• Ten (sixteen, actually) Reasons I Love
    Two-Lane Blacktop

    By Richard Linklater

    01   Because it’s the purest American road movie ever. 

    02   Because it’s like a drive-in movie directed by a French new wave director. 

    03   Because the only thing that can get between a boy and his car obsession is a girl, and Laurie Bird perfectly messes up the oneness between the Driver, the Mechanic, and their car.

    04   Because Dennis Wilson gives the greatest performance ever . . . by a drummer. 

    05   Because James Taylor seems like a refugee from a Robert Bresson movie, and has the chiseled looks of Artaud from Dreyer’s The Passion of Joan of Arc.

    06   Because there was once a god who walked the earth named Warren Oates.

    07   Because there’s a continuing controversy over who is the actual lead in this movie. There are different camps. Some say it’s the ’55 Chevy, some say it’s the GTO. But I’m  Goat man, I have a GTO—’68.

    08   Because it has the most purely cinematic ending in film history.

    09   Because it’s like a western. The guys are like old-time gunfighters, ready to outdraw the quickest gun in town. And they don’t talk about the old flames they’ve had, but rather old cars they’ve had. 

    10   Because Warren Oates has a different cashmere sweater for every occasion. And of course the wet bar in the trunk. 

    11   Because unlike other films of the era, with the designer alienation of the drug culture and the war protesters, this movie is about the alienation of everybody else, like Robert Frank’s The Americans come alive.

    12   Because Warren Oates, as GTO, orders a hamburger and an Alka-Seltzer and says things like “Everything is going too fast and not fast enough.”

    13   Because it’s both the last film of the sixties—even though it came out in ’71—and also the first film of the seventies. You know, that great era of “How the hell did they ever get that film made at a studio?/Hollywood would never do that today” type of films.

    14   Because engines have never sounded better in a movie.

    15   Because these two young men on their trip to nowhere don’t really know how to talk. The Driver doesn’t really converse when he’s behind the wheel, and the Mechanic doesn’t really talk when he’s working on the car. So this is primarily a visual, atmospheric experience. To watch this movie correctly is to become absorbed into it.

    16   And, above all else, because Two-Lane Blacktop goes all the way with its idea. And that’s a rare thing in this world: a completely honest movie.

    Filmmaker Richard Linklater originally presented this tribute at the 2000 South by Southwest in Austin, TX, as an introduction to a special screening of Two-Lane Blacktop, part of a retrospective of Hellman's work that Linklater helped coordinate. It also appeared in the Criterion Collection's 2007 DVD release of Two-Lane Blacktop.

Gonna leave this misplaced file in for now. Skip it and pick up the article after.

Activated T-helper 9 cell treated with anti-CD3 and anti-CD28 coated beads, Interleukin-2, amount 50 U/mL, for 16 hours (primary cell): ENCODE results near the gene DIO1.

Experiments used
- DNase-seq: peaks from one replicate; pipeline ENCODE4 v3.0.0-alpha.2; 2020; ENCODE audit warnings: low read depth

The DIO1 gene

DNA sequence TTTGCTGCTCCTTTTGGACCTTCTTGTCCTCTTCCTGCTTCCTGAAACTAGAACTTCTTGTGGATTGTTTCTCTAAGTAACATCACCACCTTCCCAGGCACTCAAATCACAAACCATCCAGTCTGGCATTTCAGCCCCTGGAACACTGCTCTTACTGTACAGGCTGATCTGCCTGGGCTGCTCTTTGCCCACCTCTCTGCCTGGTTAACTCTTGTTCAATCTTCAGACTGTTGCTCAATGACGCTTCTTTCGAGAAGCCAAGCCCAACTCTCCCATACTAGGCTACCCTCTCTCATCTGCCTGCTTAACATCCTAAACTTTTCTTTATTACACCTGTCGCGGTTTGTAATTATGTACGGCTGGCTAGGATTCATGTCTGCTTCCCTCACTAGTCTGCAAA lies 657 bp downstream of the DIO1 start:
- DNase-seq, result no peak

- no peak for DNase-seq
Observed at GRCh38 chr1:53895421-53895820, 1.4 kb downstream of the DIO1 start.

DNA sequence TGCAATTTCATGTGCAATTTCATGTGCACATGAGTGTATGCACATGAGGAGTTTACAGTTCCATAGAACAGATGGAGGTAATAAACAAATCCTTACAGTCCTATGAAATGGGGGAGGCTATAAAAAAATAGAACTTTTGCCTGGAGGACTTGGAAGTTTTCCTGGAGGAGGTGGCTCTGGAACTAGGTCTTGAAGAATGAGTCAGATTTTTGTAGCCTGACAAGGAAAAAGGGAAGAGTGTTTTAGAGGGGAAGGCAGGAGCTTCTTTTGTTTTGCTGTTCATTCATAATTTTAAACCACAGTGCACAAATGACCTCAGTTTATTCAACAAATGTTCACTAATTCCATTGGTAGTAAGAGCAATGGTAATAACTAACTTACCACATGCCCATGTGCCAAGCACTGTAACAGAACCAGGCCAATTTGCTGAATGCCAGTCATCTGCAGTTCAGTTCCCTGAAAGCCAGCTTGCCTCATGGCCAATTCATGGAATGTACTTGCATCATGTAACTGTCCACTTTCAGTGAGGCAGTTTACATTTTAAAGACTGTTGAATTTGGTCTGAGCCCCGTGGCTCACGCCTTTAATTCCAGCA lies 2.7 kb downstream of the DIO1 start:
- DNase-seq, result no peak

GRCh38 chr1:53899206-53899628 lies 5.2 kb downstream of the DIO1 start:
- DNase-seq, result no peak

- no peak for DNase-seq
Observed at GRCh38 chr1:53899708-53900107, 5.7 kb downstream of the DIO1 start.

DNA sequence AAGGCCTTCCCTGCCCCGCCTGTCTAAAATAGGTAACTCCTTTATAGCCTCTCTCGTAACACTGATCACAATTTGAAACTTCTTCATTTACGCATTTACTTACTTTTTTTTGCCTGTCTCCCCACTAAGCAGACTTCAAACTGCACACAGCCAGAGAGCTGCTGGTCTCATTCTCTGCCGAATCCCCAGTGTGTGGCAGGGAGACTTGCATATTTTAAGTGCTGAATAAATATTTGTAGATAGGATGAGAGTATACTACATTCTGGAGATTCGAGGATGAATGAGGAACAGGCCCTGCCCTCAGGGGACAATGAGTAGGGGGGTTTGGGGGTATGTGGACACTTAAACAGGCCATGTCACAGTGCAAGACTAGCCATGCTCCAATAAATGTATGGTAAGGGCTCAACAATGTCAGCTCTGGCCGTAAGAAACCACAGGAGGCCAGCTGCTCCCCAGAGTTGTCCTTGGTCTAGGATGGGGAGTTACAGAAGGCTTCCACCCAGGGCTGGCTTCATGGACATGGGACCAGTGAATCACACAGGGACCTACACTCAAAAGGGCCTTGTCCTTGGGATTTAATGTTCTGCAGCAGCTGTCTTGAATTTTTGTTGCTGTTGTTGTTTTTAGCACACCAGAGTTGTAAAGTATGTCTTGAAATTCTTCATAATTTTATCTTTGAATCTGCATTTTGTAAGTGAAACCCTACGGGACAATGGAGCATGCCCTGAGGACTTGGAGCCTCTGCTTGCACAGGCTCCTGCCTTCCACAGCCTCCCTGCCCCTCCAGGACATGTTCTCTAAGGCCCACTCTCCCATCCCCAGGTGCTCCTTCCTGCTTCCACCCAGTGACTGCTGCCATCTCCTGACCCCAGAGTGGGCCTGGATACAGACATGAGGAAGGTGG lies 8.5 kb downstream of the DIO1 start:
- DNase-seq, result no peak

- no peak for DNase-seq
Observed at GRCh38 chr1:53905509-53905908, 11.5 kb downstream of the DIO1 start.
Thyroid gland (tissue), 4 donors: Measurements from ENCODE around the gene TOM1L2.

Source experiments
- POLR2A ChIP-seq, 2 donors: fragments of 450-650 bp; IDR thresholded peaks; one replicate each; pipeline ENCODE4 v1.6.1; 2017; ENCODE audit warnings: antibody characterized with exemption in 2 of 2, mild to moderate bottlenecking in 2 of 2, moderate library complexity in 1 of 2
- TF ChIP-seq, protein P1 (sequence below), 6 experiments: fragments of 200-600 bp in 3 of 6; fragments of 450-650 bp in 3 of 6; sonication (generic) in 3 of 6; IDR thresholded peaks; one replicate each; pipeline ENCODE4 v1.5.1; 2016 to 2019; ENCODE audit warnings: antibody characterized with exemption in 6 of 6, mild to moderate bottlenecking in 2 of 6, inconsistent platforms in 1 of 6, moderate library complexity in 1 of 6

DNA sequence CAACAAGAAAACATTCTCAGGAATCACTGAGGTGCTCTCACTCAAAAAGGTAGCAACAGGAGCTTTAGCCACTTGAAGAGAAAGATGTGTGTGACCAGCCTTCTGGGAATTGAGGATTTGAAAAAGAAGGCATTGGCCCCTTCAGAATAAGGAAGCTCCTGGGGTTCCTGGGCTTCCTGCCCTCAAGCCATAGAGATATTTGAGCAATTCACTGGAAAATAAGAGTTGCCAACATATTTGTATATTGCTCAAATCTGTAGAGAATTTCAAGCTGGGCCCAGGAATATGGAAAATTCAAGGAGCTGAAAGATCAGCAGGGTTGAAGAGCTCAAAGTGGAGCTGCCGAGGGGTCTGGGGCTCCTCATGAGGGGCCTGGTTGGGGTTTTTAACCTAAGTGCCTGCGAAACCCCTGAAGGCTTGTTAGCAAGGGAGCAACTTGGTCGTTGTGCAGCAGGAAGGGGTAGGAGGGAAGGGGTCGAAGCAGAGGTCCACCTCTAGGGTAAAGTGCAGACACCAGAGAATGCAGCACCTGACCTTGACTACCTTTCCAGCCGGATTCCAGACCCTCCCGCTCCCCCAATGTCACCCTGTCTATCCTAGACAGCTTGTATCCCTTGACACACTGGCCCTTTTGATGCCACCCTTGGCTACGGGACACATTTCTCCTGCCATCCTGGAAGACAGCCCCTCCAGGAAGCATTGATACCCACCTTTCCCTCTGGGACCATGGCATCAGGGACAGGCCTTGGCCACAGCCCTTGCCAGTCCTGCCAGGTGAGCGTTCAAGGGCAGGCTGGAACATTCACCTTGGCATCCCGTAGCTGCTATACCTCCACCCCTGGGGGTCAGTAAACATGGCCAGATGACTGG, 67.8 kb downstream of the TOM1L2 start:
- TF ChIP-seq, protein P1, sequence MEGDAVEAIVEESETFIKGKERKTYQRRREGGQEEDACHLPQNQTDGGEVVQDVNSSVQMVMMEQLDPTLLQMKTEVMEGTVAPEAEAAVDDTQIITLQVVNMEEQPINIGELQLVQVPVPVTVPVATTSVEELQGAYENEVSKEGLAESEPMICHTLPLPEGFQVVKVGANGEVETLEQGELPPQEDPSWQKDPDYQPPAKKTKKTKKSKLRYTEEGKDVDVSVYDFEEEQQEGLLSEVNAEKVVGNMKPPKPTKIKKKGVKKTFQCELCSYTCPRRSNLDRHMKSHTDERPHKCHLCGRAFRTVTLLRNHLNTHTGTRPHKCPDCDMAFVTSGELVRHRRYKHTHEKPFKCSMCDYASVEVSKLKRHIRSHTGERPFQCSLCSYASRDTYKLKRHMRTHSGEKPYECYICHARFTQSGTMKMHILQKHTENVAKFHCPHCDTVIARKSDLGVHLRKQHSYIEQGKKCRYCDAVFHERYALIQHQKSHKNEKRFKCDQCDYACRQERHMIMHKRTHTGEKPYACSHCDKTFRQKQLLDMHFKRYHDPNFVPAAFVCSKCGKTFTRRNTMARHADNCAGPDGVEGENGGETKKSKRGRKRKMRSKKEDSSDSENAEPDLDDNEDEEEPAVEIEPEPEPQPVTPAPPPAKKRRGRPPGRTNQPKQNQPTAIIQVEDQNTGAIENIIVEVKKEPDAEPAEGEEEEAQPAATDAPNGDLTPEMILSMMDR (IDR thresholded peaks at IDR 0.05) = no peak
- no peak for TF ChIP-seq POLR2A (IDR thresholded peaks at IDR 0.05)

• By Boris
    March 01, 2009
    11:08 AM

    What's the date on Linklater's "sixteen reasons"? I ask because half of them are absolutely identical to the observations that Danny Peary published in his GUIDE FOR THE FILM FANATIC back in the mid-1980s. The whole thing about the 2 men being unable to talk is ripped straight out of Peary's book. Come on! Is this a case of plagiarism on Linklater's part? Or is it a deliberate (albeit unattributed) homage to Peary? Either way, it stinks.
  • By Mandy
    April 01, 2009
    10:54 AM

    In general, I find the lack of attributing the reviews to a publication annoying. Additionally, it makes me wonder if Criterion.com has sought permission to repost the reviews and articles. Please cite the publication and date of publication.
  • By Rick
    May 25, 2011
    01:52 AM

    The date is at the bottom of the article. He presented it in 2000 st South by Southwest. Criterion does attribute articles where applicable, but a number of them were written for Criterion specifically.
    • By Boris
      December 15, 2011
      03:51 PM

      Thanks, Rick. Then it's pretty clear -- Linklater ripped off Danny Peary's observations and passed them off as his own. Despicable.
  • By Peter R
    July 19, 2013
    03:23 PM

    I think its one of the most boring road movies ever made. Ill take Vanishing Point over it anyday.
    • By Barry Moore
      July 19, 2013
      04:09 PM

      I tend to think the film is a bit overrated, though I do appreciate it as a quiet, moody example of personal filmmaking. I saw the film in a special double feature with 'The Shooting', director Monte Hellman being on hand afterwards for a Q-and-A, and he seemed like a most gracious person. I have yet to catch up with 'Vanishing Point'.
  • By gospodean
    July 22, 2013
    03:04 PM

    All I know is that, while screening it as a projectionist in a former life, the ending nearly gave me a heart attack. (c:
    • By Barry Moore
      July 22, 2013
      05:16 PM

      Anyone who has seen the film would certainly understand why the ending would be so alarming to a projectionist. This kind of motif would be unthinkable in a studio picture today. A uniquely cinematic metaphor of something mysterious and perhaps inexpressible by any other means.